« Reply #4 on: March 11, 2006, 10:22:58 AM »
gentrification is a lovely idea but it does nothing but leave the majority of a community displaced and in the same shape they were in before their neighborhood was "made over"...perfect example is DC, thousands of families have been forced out of their homes whether it be mini projects that have been condemed or apt buildings/homes that have been sold by the owner...

i know im not answering acli's question with this post but, i just have to give my opinion on the topic

i understand that the projects off of east capitol across the bridge (past rfk) in capitol heights were not fit to live in, but where did the people who occupied them go? and how bout the two neightborhoods i lived in? i first lived in SE below eastern market and before the stadium, a few blocks from penn and down the street from the local safeway. although there was still a "black pressence" in the area, you could literally see the area's background changing each day. again where are these ppl going??

the second place i lived was south of dupont and west of the convention center, perfect location in DC (logan circle).  my street in particular had one house left that hadn't been renovated. it was an eyesore too and the only reason the house hadnt been done over and made "presentable" is b/c the elderly woman who owned it refused to sell and she just doesnt have the money to renovate. take a five minute walk from my old place and you'll come across the hotel that DC's most famous mayor was caught smoking crack in. my friend's family recently moved back to their brownstone in the same area b/c it was a safe place to live again. the rent for my apt 4 yrs ago was 1400, its now 2200. like before, my question is where are the ppl who lived in these areas before going?

i was able to find out where these ppl are going in DC while working for habitat & sasha bruce. these ppl, good and bad are being pushed out into the suburbs of PG, moco, and northern, VA or other areas of DC where they can still afford to live. most are living with relatives in overcrowded homes and cant find a decent place to live with their incomes. some families have just picked up and left the beltway to try something new.

regardless of the positive effects that gentrification has on dilapitated neighborhoods, the cons outweigh them by a ton. the reason is that gentrification does not solve the problems that existed before the yuppies & buppies move in and fresh paint is thrown on the houses. all it does is pushes the problems at hand to other areas and they become even worse. i mean think, a young teen is already upset that they have to live in a crime infested area and then has to move to something worse? now that young person is really gonna pop off when pused to the limit and we all know that this person's actions will most likely be negative.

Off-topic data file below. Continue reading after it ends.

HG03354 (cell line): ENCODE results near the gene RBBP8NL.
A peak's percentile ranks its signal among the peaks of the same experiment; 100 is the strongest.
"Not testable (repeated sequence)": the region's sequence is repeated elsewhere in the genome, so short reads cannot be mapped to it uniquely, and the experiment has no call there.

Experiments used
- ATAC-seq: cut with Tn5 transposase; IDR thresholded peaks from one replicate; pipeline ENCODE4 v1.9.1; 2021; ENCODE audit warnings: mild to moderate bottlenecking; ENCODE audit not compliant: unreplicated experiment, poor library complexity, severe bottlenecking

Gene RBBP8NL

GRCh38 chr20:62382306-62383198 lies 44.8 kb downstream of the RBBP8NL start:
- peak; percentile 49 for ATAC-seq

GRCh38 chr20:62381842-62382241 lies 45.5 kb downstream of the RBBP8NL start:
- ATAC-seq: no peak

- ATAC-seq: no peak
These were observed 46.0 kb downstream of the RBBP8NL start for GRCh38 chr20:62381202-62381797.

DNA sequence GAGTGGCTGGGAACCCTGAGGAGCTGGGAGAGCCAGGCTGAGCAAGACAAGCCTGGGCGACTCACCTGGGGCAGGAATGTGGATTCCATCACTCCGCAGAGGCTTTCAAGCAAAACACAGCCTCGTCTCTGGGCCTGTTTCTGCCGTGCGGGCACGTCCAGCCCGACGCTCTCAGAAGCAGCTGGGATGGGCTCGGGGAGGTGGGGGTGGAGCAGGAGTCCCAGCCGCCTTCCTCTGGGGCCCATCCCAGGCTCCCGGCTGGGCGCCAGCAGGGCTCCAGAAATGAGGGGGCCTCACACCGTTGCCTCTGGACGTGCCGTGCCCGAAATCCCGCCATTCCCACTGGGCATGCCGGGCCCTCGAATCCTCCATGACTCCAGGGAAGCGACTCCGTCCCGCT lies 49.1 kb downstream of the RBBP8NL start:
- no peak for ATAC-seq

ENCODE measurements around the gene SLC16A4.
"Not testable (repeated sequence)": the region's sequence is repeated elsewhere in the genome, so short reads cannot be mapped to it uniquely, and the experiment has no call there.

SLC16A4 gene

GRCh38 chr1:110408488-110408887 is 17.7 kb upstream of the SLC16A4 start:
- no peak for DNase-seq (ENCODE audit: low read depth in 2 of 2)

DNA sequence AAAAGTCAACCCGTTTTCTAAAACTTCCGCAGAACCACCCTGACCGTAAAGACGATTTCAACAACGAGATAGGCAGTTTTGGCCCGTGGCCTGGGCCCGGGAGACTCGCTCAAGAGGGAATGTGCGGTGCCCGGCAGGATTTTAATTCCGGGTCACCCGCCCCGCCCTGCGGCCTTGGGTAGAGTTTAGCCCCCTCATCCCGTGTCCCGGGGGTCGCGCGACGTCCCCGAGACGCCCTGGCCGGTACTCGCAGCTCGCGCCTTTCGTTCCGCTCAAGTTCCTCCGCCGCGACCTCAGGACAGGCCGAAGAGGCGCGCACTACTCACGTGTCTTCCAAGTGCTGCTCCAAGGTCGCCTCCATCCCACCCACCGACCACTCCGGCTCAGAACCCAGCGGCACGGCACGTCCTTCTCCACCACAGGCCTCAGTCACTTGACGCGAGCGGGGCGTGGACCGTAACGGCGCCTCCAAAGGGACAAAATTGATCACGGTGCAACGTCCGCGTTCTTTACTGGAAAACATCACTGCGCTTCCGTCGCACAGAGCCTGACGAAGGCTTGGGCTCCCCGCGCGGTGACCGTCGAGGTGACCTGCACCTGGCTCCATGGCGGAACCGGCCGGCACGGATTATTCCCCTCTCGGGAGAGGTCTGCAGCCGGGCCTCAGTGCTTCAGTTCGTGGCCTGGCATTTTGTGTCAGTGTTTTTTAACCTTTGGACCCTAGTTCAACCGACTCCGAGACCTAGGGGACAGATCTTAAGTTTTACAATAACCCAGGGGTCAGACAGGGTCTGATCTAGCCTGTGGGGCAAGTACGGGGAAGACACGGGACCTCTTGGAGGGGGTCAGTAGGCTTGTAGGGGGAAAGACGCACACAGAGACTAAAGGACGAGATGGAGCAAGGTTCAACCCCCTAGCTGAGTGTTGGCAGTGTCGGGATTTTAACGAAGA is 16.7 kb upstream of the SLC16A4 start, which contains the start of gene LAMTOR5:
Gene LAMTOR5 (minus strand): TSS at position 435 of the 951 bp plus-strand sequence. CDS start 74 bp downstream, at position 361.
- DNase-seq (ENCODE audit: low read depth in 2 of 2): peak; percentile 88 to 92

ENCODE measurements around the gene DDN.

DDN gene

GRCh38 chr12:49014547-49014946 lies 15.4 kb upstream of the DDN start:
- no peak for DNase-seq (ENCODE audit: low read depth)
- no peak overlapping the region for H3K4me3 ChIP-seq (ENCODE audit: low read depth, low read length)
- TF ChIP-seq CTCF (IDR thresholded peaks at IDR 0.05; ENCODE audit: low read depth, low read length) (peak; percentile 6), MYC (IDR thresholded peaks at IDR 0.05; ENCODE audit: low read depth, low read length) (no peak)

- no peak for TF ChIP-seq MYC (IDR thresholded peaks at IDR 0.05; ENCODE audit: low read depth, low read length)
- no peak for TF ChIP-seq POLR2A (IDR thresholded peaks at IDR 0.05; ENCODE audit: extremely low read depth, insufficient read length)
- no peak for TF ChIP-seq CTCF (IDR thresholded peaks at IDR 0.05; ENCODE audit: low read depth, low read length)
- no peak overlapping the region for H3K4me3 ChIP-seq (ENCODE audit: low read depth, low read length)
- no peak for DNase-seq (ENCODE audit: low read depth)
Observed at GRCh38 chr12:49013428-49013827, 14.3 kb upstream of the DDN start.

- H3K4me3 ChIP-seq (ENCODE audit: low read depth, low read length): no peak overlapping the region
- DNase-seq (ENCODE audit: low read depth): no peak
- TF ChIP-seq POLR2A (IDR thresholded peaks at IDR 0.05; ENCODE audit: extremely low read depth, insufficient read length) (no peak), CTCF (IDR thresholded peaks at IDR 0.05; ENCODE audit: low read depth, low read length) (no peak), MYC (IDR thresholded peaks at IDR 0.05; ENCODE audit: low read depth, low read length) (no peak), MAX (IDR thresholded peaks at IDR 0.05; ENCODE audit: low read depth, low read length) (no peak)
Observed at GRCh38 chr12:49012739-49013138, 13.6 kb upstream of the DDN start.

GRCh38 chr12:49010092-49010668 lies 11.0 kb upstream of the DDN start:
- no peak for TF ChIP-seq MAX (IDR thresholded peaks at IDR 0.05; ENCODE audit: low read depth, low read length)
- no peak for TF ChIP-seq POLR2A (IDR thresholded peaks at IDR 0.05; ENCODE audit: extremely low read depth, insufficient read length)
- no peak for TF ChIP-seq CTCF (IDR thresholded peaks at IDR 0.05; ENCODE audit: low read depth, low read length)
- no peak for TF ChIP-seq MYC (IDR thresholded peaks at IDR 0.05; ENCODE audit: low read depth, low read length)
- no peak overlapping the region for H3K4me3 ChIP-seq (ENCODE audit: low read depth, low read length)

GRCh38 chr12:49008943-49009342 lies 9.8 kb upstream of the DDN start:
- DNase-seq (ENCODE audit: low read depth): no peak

every family that i worked with on the habitat construction site had been effected in one way or another by gentrification in DC and although they were choosing to live in a neighborhood that is still dangerous, they are cool with it for two reasons. first they will soon be a community of 52 or 54 families and believe that by the time the last house is finished they'll be able to have a positive impact upon the older parts of the neighborhood. but most of all these families now have the power of home ownership and can never be displaced or forced out of their homes again. this is what gentrification should be.

my friend's father says that in 10-15 years DC's vote will no longer be majority black b/c blacks will no longer be able to afford to live in the district, sad but such a reality.

and forget projects like hope 6 b/c they're already not fullfilling their requirements of having "mixed income" families live in the newly built homes

A.

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Re: Gentrification in Atlanta
« Reply #5 on: March 11, 2006, 10:49:48 AM »
but most of all these families now have the power of home ownership and can never be displaced or forced out of their homes again. this is what gentrification should be.

That is, unless the city or state, through eminent domain, forces them out for a "public good" (with, of course, "just compensation").

While I do recognize all of the problems you just named, I don't really see a way around widespread displacement if one is going to make an area of the city more attractive.  Atlanta has done a fairly good job of implementing mixed-income communities in the areas that are being redeveloped, and I think this is probably all that can be done.  If you make a place more attractive, people are going to want to live there, and the basic forces of supply and demand will drive prices up.